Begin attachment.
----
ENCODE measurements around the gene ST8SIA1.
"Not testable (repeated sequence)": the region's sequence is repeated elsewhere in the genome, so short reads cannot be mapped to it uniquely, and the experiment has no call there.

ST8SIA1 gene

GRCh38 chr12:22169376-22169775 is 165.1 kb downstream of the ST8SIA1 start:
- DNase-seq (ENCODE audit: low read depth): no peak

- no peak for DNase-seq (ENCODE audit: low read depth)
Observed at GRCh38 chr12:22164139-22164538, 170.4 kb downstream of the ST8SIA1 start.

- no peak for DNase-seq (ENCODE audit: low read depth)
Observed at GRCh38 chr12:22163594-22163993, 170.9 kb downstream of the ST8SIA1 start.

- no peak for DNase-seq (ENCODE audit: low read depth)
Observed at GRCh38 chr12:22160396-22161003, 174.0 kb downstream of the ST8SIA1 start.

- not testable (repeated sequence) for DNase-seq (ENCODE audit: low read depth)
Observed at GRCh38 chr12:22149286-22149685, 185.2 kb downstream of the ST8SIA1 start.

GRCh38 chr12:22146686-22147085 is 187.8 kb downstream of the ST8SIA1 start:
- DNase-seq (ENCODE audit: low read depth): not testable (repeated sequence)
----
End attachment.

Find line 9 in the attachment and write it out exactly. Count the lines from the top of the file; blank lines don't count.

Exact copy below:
Observed at GRCh38 chr12:22163594-22163993, 170.9 kb downstream of the ST8SIA1 start.